Jesus motivational words speak true: ‘Ask and it will be given to you; seek and you will find; knock the door and the door will be opened to you’. Hence, we recently had significant developments in the search for extraterrestrial intelligence (SETI).

SETI fast radio blasts.

Firstly, a paper from a Canadian team reported a series of fast radio blast from a galaxy 500 million light-years away. The blasts appear be repeating about every 16 days. The authors shied away from any SETI hypothesis, and give a number of astrophysical explanations. Never the less, these signals are what all SETI enthusiasts are searching for.

And now they will also have the opportunity to search a vast new trove of data provided by Breakthrough Listen, part of the privately-funded Breakthrough Initiatives.

Secondly, the Breakthrough team announced the release of nearly 2 petabytes (2 million gigabytes) of data that comes from a survey of the radio spectrum between 1 and 12 gigahertz (GHz).

Parkes radio telescope.

About half of the data comes from the Parkes radio telescope in New South Wales, Australia. The telescope is perfectly situated and instrumented to scan the entire galactic disk and galactic centre.

The remainder of the data was recorded by the Green Bank Observatory in West Virginia, the world’s largest steerable radio dish, and an optical telescope called the Automated Planet Finder, built and operated by the University of California, Berkeley and located at Lick Observatory outside San Jose.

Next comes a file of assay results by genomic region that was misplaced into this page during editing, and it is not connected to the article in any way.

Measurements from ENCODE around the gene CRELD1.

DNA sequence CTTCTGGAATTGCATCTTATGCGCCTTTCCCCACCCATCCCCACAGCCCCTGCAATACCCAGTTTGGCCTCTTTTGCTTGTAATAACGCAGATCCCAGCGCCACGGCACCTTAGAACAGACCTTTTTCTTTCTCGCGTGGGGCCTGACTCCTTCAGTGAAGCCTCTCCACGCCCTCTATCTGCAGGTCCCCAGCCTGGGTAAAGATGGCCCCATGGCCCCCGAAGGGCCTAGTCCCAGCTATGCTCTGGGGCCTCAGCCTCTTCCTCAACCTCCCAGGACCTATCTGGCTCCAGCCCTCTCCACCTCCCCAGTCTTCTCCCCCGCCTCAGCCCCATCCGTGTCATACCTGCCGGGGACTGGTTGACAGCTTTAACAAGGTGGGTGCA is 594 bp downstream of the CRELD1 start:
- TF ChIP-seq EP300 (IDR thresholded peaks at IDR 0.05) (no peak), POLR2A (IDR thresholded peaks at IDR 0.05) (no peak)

Read the whole article on the ManyWorlds website.

Just before alarm
first shy drops of rain dancing —
smiling in my sleep
Akira G. Sternberg


The two problems with Word of the Decade 2010-2019.

The American Dialect Society has chosen singular ‘they’ as the word of the decade 2010-2019, and ‘(my) pronouns’ as word of the 2019.

The gender problem.

Some comments on that.

The declining use of fingers in counting.

Firstly, it seems that in the ADS they are using a decade numbering system of their own. The current decade begins on 2011 and ends on 2020.

It’s a rather common mistake when thinking and counting in decades. The problem originates with the year 1 being the first year of the common era. There is no year 0.

So, if we count with our fingers the first decade ever, we have the years 1, 2, 3, 4, 5, 6, 7, 8, 9, 10. So, the first decade of the common era is 1-10. Consequently all the following decades begin on -1 and end on -0.

To complicate things further, for instance 1911-1920 is the second decade of the 20th century, not the 19th century. Since the 1st century is from year 1 to year 100, the 5th is from 401-500 etc, up to the 20th which is from 1901-2000. So the 21st century is from 2001 to 2100.